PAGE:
Seed Starter Basics

If you’re wondering where is the best place to store these starters that’s a great question. Especially if you don’t have a greenhouse or seed starter boxes.

I suggest choosing an area near a window so they can get natural light.

Some folks make stands that incorporate lighting, we did this when we grew luffa on our farm.  It was awesome but my large farming days are over so I like to keep things simple now days.

The key is to find a place in your home where they won’t get disturbed from pets or small children and yet still receive a natural light source.

Focusing on the Positive like these new plants are as they sprout for spring.

Now if you want to just skip starting seeds indoors all together then direct seed would be your next game plan.  Read my Direct Seed tips here, I’ll warn you this is my favorite way to plant because it’s such a breeze.

Seed Starting is just a fun activity no matter how you begin and a reminder that good things are beginning to grow.

 

Learn the basics of sowing seeds indoors, from choosing containers, when to start seeds and where to store during germination. #SeedStarterbasics, #GardenTips

 

8 comments

  1. I’m late starting seeds. Had a little too much on my mind for the last couple of months, but I’m back on my game now.

    I’ll be glad when the weather is a little more reliable. This up and down business plays havoc on my schedule.

    1. Carole says:

      Well glad to hear things are getting better it’s hard. I still miss Dixie and trying to decide if we’re ready for another dog is also difficult. I agree with you on this weather, it’s like it ha a split personality. I think we get more rain here than your area so you can imagine what a mess I’m surrounded by. The grass is even starting to grow but there’s no way I can get a mower out to cut, it would just cake with mud.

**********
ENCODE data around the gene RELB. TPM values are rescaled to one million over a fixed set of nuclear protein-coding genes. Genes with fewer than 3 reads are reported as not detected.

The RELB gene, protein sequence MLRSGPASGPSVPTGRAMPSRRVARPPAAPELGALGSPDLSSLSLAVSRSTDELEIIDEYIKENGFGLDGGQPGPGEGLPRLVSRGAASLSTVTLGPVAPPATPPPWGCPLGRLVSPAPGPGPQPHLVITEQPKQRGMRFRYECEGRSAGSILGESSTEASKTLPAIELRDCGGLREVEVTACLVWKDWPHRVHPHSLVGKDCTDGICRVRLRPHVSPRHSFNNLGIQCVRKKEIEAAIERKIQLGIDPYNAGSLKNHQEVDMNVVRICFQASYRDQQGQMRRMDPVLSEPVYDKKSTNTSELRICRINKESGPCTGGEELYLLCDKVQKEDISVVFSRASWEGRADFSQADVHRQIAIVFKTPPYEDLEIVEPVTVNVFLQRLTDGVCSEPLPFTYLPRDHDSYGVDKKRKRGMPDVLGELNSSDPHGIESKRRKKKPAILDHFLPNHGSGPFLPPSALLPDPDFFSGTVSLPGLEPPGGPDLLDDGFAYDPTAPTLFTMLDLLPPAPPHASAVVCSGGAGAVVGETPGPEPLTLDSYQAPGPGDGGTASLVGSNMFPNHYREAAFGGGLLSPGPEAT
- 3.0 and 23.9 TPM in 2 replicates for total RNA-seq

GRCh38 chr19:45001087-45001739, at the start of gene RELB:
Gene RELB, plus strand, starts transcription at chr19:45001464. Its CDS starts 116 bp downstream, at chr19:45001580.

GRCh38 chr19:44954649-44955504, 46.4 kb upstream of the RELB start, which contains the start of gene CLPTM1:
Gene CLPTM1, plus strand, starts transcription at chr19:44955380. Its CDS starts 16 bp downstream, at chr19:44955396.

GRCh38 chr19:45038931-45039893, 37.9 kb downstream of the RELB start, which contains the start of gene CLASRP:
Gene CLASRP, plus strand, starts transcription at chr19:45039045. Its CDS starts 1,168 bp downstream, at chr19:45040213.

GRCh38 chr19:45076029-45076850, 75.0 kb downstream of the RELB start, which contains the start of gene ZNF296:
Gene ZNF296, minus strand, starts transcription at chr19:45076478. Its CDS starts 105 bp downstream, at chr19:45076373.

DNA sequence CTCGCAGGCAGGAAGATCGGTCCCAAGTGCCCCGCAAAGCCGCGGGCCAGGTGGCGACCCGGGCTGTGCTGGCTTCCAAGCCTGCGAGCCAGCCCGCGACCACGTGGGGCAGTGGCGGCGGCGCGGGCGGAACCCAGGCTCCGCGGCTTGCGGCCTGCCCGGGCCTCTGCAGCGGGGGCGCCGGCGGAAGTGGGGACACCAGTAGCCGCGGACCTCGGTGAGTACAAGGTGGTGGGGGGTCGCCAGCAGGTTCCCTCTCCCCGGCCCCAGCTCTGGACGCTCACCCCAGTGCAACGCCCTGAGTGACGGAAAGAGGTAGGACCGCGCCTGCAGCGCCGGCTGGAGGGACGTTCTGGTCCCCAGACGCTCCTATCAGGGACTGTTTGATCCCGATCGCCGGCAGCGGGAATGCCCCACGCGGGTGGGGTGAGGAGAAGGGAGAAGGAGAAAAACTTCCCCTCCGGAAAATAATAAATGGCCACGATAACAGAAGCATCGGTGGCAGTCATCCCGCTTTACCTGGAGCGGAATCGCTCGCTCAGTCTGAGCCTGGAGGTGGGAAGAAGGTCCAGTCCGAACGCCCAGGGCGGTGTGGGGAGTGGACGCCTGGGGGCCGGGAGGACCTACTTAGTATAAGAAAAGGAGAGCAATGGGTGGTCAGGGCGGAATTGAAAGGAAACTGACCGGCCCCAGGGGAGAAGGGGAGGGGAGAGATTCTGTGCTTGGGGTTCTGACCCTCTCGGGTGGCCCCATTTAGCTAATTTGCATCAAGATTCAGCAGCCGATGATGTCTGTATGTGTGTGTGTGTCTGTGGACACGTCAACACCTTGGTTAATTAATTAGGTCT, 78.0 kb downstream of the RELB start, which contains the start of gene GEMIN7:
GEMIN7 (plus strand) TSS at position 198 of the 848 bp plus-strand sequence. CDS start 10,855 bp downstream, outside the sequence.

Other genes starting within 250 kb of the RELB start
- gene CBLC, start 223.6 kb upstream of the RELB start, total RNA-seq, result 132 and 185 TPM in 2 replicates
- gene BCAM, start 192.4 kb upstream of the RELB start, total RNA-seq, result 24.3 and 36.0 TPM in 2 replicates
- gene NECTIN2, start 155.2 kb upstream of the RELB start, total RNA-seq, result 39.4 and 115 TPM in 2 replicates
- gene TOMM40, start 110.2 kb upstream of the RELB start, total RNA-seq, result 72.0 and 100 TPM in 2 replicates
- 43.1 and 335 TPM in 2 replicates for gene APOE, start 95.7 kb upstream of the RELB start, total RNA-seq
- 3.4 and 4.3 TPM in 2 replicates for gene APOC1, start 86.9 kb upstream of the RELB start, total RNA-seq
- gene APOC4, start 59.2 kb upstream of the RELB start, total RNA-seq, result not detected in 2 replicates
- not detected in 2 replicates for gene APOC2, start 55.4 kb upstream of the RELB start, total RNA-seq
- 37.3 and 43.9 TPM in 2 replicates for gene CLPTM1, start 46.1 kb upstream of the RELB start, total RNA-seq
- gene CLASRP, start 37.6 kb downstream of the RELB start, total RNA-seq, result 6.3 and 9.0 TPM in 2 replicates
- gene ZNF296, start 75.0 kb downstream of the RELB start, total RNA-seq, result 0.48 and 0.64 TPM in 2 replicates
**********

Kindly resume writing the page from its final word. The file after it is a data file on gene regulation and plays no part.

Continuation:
2. Patti says:

    Our last spring frost date is May 10th. I usually start planting on Mother’s Day. I feel like it used to be the end of May but I’ve still planted in mid-May. Just couldn’t wait any longer. Our shorter growing period is a good reason to start seeds inside. So this year I have some plans and I even want to create a holding area/cold frame similar to your seed starter box. We’ll see if it all gets done. Thanks for the inspiration.

    1. Carole says:

      My word May 10th, I couldn’t handle that. I would need a greenhouse if I lived further north or a retreat in general. I have a hard time with cold temperatures and finding I just cope better in the warmth. I love my seed starter boxes and know you will too. Sounds like you have some neat plans and looking forward to seeing the end result.

  3. Christine says:

    Great tips, Carole!! This year I’ve staggered my seedlings starting with my cutting herbs first. I see our last frost is at the end of April which will work fine because I’ll be transplanting these seedlings to indoor pots. Veggies come next and I’m super excited because I’m trying a couple they I’ve not grown before!! Happy planting!! (P.s we have more snow coming this weekend!!)

    1. Carole says:

      Snow? Unreal…. Stagger planting is smart and normally I would just choose to direct seed but I want to get quail back here in April so I’m trying to get a head start so I don’t get overwhelmed. Suppose to be 70 today which is a huge jump from the 20’s we had back on Sunday and Monday. Not to sure about this weather and after reading the almanac it just looks like a wet summer too. Have a great weekend and stay warm.

  4. laura says:

    hi carole, thanks for the tips! With new puppy I might need to play my seedlings on top of a ladder in front of a window! laura

    1. Carole says:

      Your puppy is the cutest thing ever, I love the photos you share just warms my heart. Also love how you changed up your blog too. We’re still in a holding pattern about getting another dog, it’s been months since Dixie passing and just not sure now is the time. I guess I’m just waiting for opportunity to surface.